Based out of Portland, Oregon, photographer Robert Hill travels around the world to capture the big day for brides and grooms. For him, photography is more than a day job – it’s relationships, inspiration and travel all rolled into one.

After falling out of love with photography a few years ago, he reignited his passion for the craft and today shares the secret to keeping himself motivated.

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From the desk of Robert Hill:

I’ve found there are two types of photographers in the world. Those who love to take photographs and those who hate taking photographs. I just so happen to be the latter of the two. Don’t get me wrong, I am in love with photography and will geek out about cameras or lighting set ups for hours, but I have found that my motivation and draw towards the art is directly linked with whether or not I am shooting what I find to be inspiring.

I can’t take a photograph of just anything and enjoy it. It has to be something that pushes me forward, challenges me and brings light to something that makes me feel something. More importantly than any of that, I enjoy it most when it makes me realize a little more about who I am and what my voice is in the ever growing industry.

Show what you want to shoot

After years of shooting, lots of failures, quitting and taking on another nine-to-five job, I very luckily fell back in love with photography and someone told me these six words: Show what you want to shoot.

Maybe you are not shooting professionally but you want to explore the idea. This is how you do it and stay happy doing it. I once heard someone say, what you show is what you are going to book; so if there is anything on your website, social networks, blog, etc. that you look back on and never want to shoot again, take it down.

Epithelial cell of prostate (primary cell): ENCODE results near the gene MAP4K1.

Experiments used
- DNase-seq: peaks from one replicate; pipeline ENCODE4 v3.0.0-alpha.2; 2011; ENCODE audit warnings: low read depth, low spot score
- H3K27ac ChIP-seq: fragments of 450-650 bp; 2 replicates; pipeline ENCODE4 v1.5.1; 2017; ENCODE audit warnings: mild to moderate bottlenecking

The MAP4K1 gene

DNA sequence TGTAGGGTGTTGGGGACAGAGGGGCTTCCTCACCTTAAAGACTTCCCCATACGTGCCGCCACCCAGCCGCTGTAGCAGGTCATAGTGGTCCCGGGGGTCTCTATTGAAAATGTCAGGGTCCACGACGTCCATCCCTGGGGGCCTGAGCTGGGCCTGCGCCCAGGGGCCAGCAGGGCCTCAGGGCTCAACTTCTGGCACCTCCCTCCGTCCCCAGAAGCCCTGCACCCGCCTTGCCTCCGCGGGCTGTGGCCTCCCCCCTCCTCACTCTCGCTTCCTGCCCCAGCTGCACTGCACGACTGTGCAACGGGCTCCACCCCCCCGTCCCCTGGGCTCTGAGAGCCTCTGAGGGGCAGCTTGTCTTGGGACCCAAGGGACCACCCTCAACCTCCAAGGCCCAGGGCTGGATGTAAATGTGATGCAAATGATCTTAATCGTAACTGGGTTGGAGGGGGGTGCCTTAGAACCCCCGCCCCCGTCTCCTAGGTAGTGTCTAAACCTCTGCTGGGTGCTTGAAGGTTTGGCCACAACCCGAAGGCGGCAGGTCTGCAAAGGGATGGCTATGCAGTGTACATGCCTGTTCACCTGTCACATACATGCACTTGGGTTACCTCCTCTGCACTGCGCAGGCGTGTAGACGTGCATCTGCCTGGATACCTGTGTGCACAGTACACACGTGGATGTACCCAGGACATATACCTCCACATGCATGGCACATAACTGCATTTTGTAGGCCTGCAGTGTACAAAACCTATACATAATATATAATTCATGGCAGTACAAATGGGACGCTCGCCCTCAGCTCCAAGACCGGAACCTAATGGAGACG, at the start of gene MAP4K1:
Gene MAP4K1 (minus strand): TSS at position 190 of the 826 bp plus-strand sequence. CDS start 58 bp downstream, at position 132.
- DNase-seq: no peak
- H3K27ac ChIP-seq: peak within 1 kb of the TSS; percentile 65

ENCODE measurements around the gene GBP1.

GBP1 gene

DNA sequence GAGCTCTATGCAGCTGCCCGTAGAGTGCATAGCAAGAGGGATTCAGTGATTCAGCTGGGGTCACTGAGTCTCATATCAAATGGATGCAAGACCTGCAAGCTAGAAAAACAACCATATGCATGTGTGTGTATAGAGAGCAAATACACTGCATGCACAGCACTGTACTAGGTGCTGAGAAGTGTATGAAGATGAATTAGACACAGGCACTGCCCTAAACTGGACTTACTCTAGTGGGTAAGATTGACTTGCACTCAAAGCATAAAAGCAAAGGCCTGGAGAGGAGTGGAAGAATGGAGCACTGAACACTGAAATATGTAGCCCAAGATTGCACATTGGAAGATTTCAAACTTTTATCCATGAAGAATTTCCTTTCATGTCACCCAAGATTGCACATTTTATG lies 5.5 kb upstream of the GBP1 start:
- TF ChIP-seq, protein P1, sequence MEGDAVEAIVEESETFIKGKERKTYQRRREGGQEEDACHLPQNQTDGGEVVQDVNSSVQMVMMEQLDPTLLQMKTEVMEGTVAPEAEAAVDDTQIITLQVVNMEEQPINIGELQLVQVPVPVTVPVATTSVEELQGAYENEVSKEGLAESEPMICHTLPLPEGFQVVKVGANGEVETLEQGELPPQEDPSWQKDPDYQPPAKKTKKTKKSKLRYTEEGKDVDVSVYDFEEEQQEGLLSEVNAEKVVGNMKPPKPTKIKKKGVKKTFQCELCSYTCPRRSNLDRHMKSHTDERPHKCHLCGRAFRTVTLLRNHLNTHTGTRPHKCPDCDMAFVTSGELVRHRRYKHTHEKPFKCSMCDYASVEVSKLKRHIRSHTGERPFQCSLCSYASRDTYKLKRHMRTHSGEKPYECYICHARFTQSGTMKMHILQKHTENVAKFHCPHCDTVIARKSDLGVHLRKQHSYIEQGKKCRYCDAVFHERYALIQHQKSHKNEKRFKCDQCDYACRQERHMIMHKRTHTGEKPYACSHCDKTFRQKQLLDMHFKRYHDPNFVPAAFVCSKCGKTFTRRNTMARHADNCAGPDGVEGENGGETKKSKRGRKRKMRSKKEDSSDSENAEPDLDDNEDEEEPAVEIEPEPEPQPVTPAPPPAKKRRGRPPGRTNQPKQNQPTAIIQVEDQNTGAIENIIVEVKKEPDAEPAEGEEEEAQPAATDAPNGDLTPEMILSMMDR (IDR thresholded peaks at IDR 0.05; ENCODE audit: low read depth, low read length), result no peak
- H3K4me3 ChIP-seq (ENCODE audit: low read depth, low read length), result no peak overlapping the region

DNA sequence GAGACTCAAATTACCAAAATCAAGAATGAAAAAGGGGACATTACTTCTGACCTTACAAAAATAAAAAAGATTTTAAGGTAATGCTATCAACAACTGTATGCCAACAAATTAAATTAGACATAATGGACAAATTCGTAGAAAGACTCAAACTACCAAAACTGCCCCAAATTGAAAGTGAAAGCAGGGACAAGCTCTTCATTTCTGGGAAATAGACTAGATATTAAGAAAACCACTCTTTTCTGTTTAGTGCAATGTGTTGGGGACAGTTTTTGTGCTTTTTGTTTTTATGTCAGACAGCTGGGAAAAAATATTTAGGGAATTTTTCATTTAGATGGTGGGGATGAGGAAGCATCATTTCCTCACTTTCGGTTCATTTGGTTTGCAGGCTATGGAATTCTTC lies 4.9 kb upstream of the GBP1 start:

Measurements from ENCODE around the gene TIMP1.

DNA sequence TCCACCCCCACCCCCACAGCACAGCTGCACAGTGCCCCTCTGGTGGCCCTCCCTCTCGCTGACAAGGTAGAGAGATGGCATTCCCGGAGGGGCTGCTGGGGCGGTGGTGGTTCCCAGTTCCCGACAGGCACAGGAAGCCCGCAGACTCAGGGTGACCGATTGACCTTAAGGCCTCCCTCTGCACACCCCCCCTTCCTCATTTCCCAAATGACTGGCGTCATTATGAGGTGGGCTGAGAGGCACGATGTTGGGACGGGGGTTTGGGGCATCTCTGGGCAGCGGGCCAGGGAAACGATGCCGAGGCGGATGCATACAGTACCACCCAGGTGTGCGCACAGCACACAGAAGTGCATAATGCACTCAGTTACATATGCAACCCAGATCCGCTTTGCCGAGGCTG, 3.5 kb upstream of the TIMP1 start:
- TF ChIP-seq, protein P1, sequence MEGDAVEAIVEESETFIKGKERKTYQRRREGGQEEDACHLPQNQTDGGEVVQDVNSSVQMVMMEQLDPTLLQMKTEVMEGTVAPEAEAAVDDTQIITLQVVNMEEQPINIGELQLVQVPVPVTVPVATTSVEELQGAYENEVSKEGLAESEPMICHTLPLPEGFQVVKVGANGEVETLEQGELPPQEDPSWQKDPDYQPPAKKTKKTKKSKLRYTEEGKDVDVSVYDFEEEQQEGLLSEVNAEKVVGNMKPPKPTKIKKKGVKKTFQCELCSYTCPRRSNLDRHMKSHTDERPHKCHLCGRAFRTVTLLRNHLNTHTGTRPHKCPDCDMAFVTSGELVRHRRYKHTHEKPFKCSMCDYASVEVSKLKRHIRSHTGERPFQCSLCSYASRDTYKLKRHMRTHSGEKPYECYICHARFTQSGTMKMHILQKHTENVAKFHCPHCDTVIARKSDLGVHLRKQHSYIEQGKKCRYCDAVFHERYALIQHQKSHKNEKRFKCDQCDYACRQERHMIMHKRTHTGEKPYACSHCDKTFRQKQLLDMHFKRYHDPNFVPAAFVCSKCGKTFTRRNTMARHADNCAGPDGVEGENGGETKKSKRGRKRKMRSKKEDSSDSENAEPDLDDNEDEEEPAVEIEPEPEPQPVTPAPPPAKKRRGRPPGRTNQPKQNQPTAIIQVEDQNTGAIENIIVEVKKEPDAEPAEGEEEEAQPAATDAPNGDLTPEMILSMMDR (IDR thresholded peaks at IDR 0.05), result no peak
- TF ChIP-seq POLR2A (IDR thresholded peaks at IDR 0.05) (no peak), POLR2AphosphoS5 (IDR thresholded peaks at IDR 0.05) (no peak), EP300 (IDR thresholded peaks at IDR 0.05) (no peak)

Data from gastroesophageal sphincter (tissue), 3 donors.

For some reason, we all feel the need to show everything we have ever captured, but let me encourage you not to. Have focus, spend time to determine what it is that inspires the mess out of you and then devote all of your energy towards that.

I have seen social friends get booked left and right based off of showing consistent work, and even know someone who has been hired by National Geographic because they always showed images of an area of the world that Nat Geo just so happens to want to do a piece on.

Social media is killing it these days, so don’t be just another face in the crowd. Get focused and show what you want to be hired for. Show what you want to shoot.

What do you think? Join the discussion and share your thoughts!

Here are some of Robert’s recent photographs:


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Thanks for sharing, Robert! Say hi to Robert on his EyeEm profile or visit his website.

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